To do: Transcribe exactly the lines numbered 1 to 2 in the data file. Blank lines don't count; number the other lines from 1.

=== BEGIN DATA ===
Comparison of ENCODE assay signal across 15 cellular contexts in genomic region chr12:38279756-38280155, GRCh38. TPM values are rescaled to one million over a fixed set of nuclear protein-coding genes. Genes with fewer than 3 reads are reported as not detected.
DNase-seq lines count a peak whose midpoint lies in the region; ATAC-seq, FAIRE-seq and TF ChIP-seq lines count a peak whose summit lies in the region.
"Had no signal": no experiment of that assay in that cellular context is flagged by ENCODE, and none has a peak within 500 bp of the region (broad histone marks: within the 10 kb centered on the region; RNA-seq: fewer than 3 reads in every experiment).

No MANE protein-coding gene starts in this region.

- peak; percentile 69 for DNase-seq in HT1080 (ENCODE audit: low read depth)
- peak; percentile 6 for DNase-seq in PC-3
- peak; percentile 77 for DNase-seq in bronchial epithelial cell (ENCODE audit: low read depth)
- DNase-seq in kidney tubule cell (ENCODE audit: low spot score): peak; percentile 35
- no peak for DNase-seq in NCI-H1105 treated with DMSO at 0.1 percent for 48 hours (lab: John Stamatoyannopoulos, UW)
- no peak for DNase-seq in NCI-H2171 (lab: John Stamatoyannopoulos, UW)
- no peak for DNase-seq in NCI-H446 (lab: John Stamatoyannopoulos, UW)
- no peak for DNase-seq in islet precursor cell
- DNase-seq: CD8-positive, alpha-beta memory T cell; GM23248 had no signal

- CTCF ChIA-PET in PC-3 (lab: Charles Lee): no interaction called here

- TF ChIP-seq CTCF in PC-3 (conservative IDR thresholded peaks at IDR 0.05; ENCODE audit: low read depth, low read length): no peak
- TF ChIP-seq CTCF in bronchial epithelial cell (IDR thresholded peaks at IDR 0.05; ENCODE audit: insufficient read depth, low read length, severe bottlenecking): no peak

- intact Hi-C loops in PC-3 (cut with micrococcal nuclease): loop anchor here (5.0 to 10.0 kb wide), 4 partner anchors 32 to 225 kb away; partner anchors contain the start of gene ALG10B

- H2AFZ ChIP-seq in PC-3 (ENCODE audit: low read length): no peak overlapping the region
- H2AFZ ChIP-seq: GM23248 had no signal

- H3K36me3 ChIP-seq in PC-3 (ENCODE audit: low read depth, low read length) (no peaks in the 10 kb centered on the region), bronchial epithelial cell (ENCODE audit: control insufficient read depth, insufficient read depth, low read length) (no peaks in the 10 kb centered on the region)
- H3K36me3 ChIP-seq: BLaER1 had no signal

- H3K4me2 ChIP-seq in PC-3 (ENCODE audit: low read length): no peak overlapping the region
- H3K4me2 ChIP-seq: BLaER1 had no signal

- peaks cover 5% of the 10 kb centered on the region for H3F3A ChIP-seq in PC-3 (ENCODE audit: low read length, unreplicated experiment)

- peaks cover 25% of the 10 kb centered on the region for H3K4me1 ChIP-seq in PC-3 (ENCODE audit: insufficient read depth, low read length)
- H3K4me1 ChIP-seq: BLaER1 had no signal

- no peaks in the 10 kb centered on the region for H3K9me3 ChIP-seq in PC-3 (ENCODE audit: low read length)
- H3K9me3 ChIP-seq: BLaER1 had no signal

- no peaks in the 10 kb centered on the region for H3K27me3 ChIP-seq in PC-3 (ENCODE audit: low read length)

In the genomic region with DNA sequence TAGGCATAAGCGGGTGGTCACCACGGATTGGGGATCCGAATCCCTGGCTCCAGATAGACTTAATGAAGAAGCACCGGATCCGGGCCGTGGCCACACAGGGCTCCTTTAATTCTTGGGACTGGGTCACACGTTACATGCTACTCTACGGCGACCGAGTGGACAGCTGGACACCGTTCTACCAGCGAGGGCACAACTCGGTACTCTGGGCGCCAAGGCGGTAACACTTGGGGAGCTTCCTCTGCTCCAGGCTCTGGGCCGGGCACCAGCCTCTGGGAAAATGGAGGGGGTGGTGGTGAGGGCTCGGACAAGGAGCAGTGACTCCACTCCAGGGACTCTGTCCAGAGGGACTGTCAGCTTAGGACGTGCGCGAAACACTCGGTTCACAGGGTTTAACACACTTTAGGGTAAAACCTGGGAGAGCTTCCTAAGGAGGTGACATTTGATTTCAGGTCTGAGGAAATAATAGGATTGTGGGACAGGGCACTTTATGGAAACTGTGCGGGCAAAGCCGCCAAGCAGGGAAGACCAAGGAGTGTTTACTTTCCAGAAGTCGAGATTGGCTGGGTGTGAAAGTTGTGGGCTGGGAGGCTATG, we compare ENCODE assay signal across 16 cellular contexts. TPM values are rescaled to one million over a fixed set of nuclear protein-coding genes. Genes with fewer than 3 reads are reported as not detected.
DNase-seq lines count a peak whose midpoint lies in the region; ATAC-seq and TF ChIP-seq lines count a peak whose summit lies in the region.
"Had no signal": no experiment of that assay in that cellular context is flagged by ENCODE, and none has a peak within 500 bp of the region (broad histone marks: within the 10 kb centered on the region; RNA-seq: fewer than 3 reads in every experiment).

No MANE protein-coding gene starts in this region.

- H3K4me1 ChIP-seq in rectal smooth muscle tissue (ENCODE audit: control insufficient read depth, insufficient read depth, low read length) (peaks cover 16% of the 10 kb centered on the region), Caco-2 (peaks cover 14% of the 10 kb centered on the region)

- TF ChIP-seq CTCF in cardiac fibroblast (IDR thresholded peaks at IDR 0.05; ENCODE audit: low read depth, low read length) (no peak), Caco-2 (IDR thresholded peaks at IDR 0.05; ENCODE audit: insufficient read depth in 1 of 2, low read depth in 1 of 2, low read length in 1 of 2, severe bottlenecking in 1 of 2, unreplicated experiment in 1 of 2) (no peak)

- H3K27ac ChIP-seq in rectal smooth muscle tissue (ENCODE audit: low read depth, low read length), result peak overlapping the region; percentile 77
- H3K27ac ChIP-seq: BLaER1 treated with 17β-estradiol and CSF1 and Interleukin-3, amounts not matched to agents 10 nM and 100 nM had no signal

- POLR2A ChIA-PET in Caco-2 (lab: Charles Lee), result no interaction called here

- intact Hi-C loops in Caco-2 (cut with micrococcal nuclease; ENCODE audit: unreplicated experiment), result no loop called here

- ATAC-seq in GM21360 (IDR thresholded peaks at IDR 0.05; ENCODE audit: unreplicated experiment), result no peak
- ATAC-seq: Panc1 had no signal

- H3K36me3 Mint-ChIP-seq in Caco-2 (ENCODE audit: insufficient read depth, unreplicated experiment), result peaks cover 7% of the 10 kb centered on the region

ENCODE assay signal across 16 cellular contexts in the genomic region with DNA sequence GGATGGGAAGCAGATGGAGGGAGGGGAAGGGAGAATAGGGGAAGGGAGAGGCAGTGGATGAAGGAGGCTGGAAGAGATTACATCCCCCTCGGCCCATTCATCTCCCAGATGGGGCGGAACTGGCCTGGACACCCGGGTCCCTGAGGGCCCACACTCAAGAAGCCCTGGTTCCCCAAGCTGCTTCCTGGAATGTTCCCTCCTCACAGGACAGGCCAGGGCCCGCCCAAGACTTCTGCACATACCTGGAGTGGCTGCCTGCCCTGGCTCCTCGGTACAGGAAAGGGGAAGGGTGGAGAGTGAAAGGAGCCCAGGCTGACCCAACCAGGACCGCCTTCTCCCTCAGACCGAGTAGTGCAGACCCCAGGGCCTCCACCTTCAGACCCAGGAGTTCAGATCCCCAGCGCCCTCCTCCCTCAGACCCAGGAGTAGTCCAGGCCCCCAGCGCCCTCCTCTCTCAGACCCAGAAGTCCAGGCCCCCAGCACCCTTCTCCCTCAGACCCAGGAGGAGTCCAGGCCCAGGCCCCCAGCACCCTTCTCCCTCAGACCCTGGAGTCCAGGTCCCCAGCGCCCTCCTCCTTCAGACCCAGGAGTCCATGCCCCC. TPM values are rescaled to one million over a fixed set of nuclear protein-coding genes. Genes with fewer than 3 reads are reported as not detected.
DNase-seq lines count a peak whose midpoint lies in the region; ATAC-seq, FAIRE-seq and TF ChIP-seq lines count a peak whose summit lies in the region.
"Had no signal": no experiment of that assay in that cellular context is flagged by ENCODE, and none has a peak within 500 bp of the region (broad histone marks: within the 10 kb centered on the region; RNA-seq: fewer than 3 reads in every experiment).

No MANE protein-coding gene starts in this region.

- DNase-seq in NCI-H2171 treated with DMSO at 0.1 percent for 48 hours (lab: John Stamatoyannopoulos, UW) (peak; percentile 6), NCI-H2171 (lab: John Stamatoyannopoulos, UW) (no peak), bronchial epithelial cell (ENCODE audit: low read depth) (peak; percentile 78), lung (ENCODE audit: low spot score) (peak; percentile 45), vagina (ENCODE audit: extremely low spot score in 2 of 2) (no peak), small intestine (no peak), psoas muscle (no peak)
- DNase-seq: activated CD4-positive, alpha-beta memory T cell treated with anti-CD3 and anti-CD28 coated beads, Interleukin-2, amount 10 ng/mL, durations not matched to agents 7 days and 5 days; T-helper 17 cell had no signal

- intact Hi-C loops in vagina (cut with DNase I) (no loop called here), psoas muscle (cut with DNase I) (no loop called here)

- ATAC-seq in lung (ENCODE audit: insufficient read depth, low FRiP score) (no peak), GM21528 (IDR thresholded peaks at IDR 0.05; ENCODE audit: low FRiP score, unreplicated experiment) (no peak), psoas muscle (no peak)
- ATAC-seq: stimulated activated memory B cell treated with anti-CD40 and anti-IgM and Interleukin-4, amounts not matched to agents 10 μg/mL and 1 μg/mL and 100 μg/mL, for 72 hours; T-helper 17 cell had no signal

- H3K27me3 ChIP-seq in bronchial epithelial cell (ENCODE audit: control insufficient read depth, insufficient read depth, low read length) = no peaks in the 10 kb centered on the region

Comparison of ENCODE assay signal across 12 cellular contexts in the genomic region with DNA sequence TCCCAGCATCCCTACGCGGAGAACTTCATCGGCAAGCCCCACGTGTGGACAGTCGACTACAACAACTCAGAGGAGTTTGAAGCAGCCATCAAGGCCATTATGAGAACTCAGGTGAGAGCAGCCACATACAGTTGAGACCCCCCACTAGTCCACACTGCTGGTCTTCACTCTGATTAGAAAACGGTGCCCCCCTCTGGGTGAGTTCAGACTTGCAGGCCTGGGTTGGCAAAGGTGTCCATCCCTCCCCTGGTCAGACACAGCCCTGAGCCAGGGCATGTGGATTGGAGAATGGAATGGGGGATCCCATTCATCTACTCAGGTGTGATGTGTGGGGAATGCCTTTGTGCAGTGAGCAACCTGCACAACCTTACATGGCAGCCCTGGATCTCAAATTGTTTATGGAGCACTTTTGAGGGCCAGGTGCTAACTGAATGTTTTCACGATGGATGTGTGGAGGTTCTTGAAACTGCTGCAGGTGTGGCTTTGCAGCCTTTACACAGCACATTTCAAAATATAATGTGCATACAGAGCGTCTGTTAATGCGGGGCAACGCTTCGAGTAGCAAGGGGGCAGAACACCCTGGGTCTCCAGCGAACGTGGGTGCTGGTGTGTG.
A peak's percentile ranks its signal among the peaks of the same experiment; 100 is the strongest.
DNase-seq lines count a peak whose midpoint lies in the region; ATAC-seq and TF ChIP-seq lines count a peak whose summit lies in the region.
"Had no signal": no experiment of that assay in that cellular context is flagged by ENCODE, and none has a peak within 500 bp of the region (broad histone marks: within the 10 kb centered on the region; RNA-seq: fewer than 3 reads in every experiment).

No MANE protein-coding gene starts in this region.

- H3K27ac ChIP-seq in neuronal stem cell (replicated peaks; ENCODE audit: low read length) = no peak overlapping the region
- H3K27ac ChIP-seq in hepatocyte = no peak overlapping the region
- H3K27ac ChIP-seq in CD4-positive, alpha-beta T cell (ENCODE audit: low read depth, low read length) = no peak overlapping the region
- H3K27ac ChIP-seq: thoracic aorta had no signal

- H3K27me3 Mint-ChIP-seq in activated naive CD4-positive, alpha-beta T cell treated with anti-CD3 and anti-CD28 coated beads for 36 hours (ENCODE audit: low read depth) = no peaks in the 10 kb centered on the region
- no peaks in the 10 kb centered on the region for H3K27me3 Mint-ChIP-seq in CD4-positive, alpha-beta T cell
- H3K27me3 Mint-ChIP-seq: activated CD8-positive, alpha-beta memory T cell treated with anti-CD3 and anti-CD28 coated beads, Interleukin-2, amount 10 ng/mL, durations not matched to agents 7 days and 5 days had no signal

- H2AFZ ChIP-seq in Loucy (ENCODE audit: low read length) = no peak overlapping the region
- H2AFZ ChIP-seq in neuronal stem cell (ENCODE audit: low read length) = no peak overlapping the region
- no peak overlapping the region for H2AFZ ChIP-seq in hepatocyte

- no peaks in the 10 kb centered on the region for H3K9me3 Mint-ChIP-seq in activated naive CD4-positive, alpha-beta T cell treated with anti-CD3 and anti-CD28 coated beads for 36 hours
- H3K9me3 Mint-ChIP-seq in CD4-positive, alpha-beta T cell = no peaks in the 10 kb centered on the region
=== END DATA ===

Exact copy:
Comparison of ENCODE assay signal across 15 cellular contexts in genomic region chr12:38279756-38280155, GRCh38. TPM values are rescaled to one million over a fixed set of nuclear protein-coding genes. Genes with fewer than 3 reads are reported as not detected.
DNase-seq lines count a peak whose midpoint lies in the region; ATAC-seq, FAIRE-seq and TF ChIP-seq lines count a peak whose summit lies in the region.